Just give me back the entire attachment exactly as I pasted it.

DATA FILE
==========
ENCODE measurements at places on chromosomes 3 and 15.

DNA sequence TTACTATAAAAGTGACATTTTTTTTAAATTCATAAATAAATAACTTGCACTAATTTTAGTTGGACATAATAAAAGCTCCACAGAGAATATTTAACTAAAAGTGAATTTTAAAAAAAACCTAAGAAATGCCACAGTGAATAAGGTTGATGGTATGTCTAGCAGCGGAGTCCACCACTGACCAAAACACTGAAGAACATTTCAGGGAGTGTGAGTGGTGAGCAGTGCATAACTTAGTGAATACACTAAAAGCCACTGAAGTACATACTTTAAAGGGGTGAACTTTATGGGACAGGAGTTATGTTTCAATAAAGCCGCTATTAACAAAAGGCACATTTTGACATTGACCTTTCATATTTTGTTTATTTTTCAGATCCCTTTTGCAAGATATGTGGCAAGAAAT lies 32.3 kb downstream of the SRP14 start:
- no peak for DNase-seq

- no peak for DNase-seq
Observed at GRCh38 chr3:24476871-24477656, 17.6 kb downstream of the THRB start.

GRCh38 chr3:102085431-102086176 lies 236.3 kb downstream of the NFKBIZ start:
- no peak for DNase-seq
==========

ENCODE measurements at places on chromosomes 3 and 15.

DNA sequence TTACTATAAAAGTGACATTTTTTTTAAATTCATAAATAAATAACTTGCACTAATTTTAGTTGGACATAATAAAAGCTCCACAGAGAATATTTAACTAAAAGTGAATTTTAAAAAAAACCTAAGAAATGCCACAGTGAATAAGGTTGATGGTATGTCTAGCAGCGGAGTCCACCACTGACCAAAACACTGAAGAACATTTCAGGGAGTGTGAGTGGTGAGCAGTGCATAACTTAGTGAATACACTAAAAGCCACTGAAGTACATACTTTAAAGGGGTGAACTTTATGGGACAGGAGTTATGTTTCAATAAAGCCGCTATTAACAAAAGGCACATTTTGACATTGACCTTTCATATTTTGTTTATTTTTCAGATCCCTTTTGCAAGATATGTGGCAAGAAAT lies 32.3 kb downstream of the SRP14 start:
- no peak for DNase-seq

- no peak for DNase-seq
Observed at GRCh38 chr3:24476871-24477656, 17.6 kb downstream of the THRB start.

GRCh38 chr3:102085431-102086176 lies 236.3 kb downstream of the NFKBIZ start:
- no peak for DNase-seq